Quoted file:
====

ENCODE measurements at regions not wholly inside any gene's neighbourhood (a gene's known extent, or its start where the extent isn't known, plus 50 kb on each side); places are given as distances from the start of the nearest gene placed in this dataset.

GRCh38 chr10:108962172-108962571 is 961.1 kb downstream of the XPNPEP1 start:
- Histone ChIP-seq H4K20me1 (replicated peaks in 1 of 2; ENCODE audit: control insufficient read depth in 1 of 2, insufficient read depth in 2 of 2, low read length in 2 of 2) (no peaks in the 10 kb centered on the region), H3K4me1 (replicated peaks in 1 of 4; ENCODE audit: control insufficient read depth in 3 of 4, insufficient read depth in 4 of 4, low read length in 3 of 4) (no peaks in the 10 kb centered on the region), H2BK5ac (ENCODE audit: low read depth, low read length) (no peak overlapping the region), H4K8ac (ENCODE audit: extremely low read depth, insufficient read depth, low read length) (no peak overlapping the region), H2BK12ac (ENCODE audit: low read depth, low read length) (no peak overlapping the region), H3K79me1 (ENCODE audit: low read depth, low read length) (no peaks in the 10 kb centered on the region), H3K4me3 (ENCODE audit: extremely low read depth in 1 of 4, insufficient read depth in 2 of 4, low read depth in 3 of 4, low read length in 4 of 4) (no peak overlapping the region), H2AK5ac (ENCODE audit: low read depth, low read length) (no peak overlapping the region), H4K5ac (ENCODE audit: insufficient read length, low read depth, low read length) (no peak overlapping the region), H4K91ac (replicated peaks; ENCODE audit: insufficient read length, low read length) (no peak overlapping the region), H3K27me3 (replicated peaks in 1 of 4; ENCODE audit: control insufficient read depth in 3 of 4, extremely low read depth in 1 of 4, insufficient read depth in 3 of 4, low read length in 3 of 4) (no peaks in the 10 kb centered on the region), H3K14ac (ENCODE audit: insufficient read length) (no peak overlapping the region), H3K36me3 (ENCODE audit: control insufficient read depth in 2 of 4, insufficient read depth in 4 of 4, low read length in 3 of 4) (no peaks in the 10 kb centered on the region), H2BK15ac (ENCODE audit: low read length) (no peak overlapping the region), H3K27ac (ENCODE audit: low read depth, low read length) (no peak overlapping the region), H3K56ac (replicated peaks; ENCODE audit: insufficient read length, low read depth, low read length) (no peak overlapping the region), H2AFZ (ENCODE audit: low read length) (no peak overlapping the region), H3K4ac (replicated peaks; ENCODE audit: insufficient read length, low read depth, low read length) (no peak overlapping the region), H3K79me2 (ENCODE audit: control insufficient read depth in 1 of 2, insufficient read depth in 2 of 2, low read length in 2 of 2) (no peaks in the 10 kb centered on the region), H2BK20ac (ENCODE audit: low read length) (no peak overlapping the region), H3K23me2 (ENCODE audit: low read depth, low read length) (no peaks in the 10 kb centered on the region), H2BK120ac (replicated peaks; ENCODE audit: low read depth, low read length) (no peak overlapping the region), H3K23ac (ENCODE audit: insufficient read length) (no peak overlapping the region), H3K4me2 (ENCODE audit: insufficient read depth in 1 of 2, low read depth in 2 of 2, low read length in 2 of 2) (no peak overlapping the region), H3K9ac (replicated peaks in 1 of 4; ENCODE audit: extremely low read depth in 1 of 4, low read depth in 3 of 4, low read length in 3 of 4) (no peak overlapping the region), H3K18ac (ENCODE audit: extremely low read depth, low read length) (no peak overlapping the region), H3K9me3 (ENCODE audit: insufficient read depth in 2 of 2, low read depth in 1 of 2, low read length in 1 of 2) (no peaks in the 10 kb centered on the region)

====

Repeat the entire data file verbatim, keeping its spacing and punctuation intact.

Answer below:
ENCODE measurements at regions not wholly inside any gene's neighbourhood (a gene's known extent, or its start where the extent isn't known, plus 50 kb on each side); places are given as distances from the start of the nearest gene placed in this dataset.

GRCh38 chr10:108962172-108962571 is 961.1 kb downstream of the XPNPEP1 start:
- Histone ChIP-seq H4K20me1 (replicated peaks in 1 of 2; ENCODE audit: control insufficient read depth in 1 of 2, insufficient read depth in 2 of 2, low read length in 2 of 2) (no peaks in the 10 kb centered on the region), H3K4me1 (replicated peaks in 1 of 4; ENCODE audit: control insufficient read depth in 3 of 4, insufficient read depth in 4 of 4, low read length in 3 of 4) (no peaks in the 10 kb centered on the region), H2BK5ac (ENCODE audit: low read depth, low read length) (no peak overlapping the region), H4K8ac (ENCODE audit: extremely low read depth, insufficient read depth, low read length) (no peak overlapping the region), H2BK12ac (ENCODE audit: low read depth, low read length) (no peak overlapping the region), H3K79me1 (ENCODE audit: low read depth, low read length) (no peaks in the 10 kb centered on the region), H3K4me3 (ENCODE audit: extremely low read depth in 1 of 4, insufficient read depth in 2 of 4, low read depth in 3 of 4, low read length in 4 of 4) (no peak overlapping the region), H2AK5ac (ENCODE audit: low read depth, low read length) (no peak overlapping the region), H4K5ac (ENCODE audit: insufficient read length, low read depth, low read length) (no peak overlapping the region), H4K91ac (replicated peaks; ENCODE audit: insufficient read length, low read length) (no peak overlapping the region), H3K27me3 (replicated peaks in 1 of 4; ENCODE audit: control insufficient read depth in 3 of 4, extremely low read depth in 1 of 4, insufficient read depth in 3 of 4, low read length in 3 of 4) (no peaks in the 10 kb centered on the region), H3K14ac (ENCODE audit: insufficient read length) (no peak overlapping the region), H3K36me3 (ENCODE audit: control insufficient read depth in 2 of 4, insufficient read depth in 4 of 4, low read length in 3 of 4) (no peaks in the 10 kb centered on the region), H2BK15ac (ENCODE audit: low read length) (no peak overlapping the region), H3K27ac (ENCODE audit: low read depth, low read length) (no peak overlapping the region), H3K56ac (replicated peaks; ENCODE audit: insufficient read length, low read depth, low read length) (no peak overlapping the region), H2AFZ (ENCODE audit: low read length) (no peak overlapping the region), H3K4ac (replicated peaks; ENCODE audit: insufficient read length, low read depth, low read length) (no peak overlapping the region), H3K79me2 (ENCODE audit: control insufficient read depth in 1 of 2, insufficient read depth in 2 of 2, low read length in 2 of 2) (no peaks in the 10 kb centered on the region), H2BK20ac (ENCODE audit: low read length) (no peak overlapping the region), H3K23me2 (ENCODE audit: low read depth, low read length) (no peaks in the 10 kb centered on the region), H2BK120ac (replicated peaks; ENCODE audit: low read depth, low read length) (no peak overlapping the region), H3K23ac (ENCODE audit: insufficient read length) (no peak overlapping the region), H3K4me2 (ENCODE audit: insufficient read depth in 1 of 2, low read depth in 2 of 2, low read length in 2 of 2) (no peak overlapping the region), H3K9ac (replicated peaks in 1 of 4; ENCODE audit: extremely low read depth in 1 of 4, low read depth in 3 of 4, low read length in 3 of 4) (no peak overlapping the region), H3K18ac (ENCODE audit: extremely low read depth, low read length) (no peak overlapping the region), H3K9me3 (ENCODE audit: insufficient read depth in 2 of 2, low read depth in 1 of 2, low read length in 1 of 2) (no peaks in the 10 kb centered on the region)